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Idealistic musings about eDiscovery
I had a job interview by telephone last week. The position’s job posting read as though it had been lifted from my career bucket list; everything I want my career to be, and all the experience I have obtained, meshed perfectly with the contents of the job description.
I knew, however, that there might be more here than meets the eye when, upon initial contact, the reviewer mentioned that in addition to everything listed on the job posting, this would be “a true sales position”. I love to evangelize and identify solutions. I HATE to “sell”.
I thought the interview went fairly well (at least, for purposes of demonstrating my expertise). The interviewer disagreed; he even told me so during the call, saying that he didn’t hear me steering the conversation forcefully enough to specific solutions that could be presented. (Never mind the fact that the list of solutions this company represents is outdated and incomplete on their website, so I wasn’t sure what to recommend. The message was clear: I wasn’t SELLING hard enough.)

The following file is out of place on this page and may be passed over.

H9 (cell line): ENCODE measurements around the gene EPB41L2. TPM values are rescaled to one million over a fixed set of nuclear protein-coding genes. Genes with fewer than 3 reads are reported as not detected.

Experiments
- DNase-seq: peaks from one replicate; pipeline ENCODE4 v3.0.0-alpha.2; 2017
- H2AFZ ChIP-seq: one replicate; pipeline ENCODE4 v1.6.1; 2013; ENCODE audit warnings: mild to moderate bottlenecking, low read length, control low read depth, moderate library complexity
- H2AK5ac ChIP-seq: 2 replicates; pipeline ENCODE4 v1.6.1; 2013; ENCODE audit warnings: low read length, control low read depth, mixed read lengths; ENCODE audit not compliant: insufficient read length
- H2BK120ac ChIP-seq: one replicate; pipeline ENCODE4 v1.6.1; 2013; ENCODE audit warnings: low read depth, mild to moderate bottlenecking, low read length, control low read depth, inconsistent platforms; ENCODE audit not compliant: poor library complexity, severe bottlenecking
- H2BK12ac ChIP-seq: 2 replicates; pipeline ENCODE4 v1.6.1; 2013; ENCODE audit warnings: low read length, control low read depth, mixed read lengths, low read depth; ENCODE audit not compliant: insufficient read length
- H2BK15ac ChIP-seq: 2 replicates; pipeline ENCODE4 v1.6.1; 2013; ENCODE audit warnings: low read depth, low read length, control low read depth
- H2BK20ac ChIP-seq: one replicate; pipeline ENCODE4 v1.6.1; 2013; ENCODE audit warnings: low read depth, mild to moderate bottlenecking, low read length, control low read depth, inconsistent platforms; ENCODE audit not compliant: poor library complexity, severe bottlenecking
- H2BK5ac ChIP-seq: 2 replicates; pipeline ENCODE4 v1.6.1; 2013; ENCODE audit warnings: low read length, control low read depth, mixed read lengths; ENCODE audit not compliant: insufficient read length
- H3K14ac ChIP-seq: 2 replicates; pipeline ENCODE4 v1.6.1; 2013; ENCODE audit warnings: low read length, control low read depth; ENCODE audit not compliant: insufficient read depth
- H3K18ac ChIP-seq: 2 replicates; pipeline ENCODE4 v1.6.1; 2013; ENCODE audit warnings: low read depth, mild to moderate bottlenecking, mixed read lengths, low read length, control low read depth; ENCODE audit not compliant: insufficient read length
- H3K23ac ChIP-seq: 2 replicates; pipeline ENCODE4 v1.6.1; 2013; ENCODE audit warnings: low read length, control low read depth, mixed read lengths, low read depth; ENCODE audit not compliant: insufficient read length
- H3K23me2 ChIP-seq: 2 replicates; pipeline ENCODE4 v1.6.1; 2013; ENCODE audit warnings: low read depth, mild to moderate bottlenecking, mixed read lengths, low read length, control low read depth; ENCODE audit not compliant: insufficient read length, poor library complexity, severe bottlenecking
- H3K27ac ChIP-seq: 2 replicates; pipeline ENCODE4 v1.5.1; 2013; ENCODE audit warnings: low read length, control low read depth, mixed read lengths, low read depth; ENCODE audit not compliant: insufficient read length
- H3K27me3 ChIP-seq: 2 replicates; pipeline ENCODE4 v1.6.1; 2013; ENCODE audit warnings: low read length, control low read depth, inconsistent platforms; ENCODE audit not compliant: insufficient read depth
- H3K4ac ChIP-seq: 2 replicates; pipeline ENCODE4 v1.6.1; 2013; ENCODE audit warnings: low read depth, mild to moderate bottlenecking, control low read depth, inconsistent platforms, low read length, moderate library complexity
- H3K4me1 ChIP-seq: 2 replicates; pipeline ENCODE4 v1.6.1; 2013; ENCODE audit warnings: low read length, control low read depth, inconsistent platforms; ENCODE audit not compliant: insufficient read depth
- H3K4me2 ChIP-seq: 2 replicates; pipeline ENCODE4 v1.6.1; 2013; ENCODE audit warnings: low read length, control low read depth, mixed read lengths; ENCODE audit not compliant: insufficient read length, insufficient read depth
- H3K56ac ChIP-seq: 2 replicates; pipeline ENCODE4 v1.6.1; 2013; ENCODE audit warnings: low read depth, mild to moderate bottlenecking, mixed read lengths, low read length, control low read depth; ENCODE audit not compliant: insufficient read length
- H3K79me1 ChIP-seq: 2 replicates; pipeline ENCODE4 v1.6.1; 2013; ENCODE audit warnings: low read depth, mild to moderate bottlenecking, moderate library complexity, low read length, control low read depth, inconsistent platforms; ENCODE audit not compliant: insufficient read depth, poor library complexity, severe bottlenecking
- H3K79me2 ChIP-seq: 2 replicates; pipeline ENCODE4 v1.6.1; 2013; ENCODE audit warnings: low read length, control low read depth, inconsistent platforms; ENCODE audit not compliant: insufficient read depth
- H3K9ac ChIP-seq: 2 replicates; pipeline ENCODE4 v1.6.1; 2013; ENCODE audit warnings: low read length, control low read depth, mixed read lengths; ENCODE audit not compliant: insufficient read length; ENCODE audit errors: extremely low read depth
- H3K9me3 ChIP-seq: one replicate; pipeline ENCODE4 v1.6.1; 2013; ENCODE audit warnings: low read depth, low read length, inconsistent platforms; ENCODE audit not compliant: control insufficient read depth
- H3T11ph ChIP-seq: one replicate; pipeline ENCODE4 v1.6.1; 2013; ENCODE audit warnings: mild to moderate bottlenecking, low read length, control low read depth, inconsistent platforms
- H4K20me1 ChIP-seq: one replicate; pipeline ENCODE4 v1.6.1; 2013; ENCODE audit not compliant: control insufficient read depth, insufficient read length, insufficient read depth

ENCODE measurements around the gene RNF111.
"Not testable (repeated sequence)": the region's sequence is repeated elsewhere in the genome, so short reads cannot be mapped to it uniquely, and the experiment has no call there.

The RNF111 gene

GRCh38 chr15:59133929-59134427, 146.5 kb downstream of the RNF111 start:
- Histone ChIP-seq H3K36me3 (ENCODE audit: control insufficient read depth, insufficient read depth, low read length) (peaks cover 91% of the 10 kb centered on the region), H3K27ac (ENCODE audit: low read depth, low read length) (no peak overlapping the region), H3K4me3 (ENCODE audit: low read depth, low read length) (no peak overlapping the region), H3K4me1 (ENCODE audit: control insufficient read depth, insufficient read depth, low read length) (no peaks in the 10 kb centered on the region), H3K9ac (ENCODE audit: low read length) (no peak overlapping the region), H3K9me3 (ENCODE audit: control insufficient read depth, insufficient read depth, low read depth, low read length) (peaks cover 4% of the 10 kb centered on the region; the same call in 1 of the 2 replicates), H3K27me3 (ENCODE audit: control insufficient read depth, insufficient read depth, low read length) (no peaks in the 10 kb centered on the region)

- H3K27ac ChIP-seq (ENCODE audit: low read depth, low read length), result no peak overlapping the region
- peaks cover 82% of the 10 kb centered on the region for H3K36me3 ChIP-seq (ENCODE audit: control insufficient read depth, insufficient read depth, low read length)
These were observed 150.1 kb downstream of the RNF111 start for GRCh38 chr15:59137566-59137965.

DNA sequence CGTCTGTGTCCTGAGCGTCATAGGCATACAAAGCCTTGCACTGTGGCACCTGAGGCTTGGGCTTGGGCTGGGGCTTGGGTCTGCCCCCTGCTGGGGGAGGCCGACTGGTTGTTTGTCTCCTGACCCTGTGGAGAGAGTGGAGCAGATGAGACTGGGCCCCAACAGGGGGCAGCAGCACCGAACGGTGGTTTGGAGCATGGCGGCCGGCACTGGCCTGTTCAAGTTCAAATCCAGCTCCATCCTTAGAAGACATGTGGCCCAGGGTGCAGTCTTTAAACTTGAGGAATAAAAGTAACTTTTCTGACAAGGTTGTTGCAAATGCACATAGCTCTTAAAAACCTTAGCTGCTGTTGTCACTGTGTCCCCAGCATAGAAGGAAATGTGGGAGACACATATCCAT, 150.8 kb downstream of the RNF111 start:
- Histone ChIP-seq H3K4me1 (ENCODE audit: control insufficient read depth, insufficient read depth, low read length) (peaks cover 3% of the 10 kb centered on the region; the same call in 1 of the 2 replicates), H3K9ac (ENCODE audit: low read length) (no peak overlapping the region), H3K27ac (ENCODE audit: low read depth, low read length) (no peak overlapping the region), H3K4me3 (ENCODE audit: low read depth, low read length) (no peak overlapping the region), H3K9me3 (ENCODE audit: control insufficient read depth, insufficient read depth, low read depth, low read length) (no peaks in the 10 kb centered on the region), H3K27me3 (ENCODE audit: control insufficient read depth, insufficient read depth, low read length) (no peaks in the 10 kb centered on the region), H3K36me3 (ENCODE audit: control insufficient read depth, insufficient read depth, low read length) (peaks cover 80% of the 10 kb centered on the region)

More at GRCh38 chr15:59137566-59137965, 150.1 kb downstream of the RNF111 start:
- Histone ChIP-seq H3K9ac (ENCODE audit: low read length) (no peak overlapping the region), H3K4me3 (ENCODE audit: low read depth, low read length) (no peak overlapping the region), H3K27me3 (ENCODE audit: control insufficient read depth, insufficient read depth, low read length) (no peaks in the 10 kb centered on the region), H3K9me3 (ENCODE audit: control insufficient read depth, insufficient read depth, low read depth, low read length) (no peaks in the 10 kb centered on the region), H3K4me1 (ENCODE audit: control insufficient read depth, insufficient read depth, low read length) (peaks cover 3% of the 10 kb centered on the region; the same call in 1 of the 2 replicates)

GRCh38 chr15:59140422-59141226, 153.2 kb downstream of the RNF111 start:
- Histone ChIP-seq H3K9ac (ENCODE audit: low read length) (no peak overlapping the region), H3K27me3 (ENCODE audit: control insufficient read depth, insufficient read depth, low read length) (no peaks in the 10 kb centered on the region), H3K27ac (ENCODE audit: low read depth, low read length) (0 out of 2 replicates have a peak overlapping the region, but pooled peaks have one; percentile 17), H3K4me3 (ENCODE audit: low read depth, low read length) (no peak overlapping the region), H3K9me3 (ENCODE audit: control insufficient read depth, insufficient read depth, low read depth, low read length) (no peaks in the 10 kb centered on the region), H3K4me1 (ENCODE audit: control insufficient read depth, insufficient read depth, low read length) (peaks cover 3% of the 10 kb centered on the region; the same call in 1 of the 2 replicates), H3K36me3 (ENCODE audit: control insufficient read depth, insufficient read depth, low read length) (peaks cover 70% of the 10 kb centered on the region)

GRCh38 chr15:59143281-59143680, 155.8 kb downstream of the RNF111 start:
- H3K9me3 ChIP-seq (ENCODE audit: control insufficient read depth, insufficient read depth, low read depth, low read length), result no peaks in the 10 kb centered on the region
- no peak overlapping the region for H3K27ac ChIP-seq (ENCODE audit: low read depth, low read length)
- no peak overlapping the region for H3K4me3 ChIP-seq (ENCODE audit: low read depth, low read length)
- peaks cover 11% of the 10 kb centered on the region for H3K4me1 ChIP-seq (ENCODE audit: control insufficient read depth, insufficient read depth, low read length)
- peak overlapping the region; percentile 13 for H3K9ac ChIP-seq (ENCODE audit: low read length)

Sales is push, it says I am ramming something, anything, down your throat lubricated with lunch whether you need it or not. Unpleasant. Consulting is pull, it says I believe I have something that will help you, let’s talk about it. Better.
I have been a salesman. I have been a consultant. I much prefer the latter, as I am working to provide solutions. A salesman will make his numbers for the month. A solution provider will be someone the client goes back to again and again, because the provider makes the client’s job easier and less expensive. It’s the difference between making a one-time sale, and building a true relationship.
The e-discovery industry needs to shed itself of its copying and scanning “salesy” origins and start behaving more like the advisory firms, albeit more creatively, more nimbly and without the hefty billing rates.
Nicely said, Damian. Nicely said indeed.
I highly recommend you read his message.